The books > Why is a raven like a writing desk?

Discuss Lewis Carroll's books "Alice's Adventures in Wonderland" and "Through the Looking Glass" here!
User avatar
Owl
Queen Alice
Posts: 184
Joined: Thu May 01, 2008 10:13 pm
Location: USA

Postby Owl » Wed Jun 22, 2011 11:33 am

There seems to be a difference when the answer to the riddle involves a play on words vs real similarities.

ray

the answer to why is a raven like a writing desk riddle

Postby ray » Wed Jun 22, 2011 3:02 pm

They both have bills and tales. AIW:-)

Allison K

Ravens, writing desks, and poets

Postby Allison K » Sun Mar 30, 2014 8:14 pm

What I came up with was that it was a reference to Edgar Allen Poe, because both because he wrote a poem on Ravens and he Wrote on a writing desk. on top of this Edgar Allen Poe wrote all his poetry before Charles Dodgson died so he could have admired his work so he integrated it into his books. Also some consider Poe to be mad just like hatter so that could possibly be why he choose the line to come from him AIW:-)

User avatar
Treacle
Honorary member
Posts: 345
Joined: Tue Mar 13, 2007 7:26 pm
Location: Oklahoma City, Oklahoma

Postby Treacle » Mon Mar 31, 2014 1:04 pm

Allison K, the Poe connection makes some sense to me, even though the Hatter and the March Hare say they don't know an answer to the riddle.

Lewis Carroll wrote the Poe parody, Novelty and Romancement, when he was in his teens. You really have to know Poe to be that satirical of him.

RandomNigel
Disappearing Cheshire Cat
Posts: 9
Joined: Sun Feb 09, 2014 1:33 am

Postby RandomNigel » Thu Apr 03, 2014 3:10 am

Because there is a "b" in both and an "n" in neither.

tori

Re: Why is a raven like a writing desk?

Postby tori » Tue Mar 08, 2016 1:56 am

I really believe that Carroll didn't intend for there to be an answer to this riddle. Not having answers or explanations for the unusual is a common theme throughout Alice in Wonderland, and the mystery behind the question is a part of the intrigue of the book. The point being, some questions do not have answers, and even if we do attempt to answer, it takes the enchantment out of the riddle. If we figure out the riddle, what other imagining is left out there?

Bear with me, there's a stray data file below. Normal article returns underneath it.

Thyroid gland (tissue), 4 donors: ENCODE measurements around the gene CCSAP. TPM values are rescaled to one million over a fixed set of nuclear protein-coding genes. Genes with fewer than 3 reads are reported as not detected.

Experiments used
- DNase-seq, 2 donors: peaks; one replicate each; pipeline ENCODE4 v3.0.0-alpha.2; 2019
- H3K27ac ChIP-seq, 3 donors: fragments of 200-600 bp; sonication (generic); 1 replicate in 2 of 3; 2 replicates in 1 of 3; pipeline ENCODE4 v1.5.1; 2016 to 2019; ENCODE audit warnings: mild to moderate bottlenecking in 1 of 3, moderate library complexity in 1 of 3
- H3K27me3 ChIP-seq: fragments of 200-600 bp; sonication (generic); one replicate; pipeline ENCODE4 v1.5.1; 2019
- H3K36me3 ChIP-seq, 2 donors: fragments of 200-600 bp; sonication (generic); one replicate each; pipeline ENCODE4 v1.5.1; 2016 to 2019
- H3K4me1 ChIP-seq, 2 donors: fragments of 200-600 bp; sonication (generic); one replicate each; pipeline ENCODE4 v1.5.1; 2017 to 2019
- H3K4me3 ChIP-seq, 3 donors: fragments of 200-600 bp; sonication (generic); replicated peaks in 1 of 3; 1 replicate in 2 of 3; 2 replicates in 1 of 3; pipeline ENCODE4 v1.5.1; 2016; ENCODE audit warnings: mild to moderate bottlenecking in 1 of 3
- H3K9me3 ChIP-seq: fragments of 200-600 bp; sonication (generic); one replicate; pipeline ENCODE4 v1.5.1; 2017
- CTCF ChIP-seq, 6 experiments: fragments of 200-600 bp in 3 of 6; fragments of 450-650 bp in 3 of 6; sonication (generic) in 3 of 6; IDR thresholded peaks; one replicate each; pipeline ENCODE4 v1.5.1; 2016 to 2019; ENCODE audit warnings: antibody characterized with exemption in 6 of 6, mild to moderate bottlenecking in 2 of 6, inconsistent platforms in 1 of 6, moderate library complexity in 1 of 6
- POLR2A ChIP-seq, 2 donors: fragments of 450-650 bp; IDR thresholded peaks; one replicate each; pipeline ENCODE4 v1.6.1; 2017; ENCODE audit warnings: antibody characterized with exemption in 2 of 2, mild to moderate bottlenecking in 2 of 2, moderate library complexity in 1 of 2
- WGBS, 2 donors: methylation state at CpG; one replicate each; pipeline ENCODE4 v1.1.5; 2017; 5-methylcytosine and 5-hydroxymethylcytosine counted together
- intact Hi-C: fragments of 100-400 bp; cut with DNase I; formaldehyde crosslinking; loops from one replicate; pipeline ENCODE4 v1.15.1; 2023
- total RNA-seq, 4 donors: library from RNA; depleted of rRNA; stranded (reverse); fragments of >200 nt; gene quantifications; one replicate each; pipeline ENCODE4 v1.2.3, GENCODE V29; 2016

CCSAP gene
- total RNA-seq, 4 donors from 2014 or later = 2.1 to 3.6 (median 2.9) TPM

alicefan95
Disappearing Cheshire Cat
Posts: 9
Joined: Fri Sep 30, 2016 12:59 am
Location: Michigan

Re: Why is a raven like a writing desk?

Postby alicefan95 » Fri Sep 30, 2016 5:54 pm

I really believe that Carroll didn't intend for there to be an answer to this riddle. Not having answers or explanations for the unusual is a common theme throughout Alice in Wonderland, and the mystery behind the question is a part of the intrigue of the book. The point being, some questions do not have answers, and even if we do attempt to answer, it takes the enchantment out of the riddle. If we figure out the riddle, what other imagining is left out there?
True. I agree with that.

My 6th grade English teacher's favorite answer was; "Edgar Allen Poe wrote on both."

My favorite is; "There's a B in both, an N in neither, and each begins with an E." I told that one to my brother once, and he couldn't stop laughing.

But if I had to choose what the real answer was? "I haven't the slightest idea" is the real answer.

dragon hunter
Disappearing Cheshire Cat
Posts: 2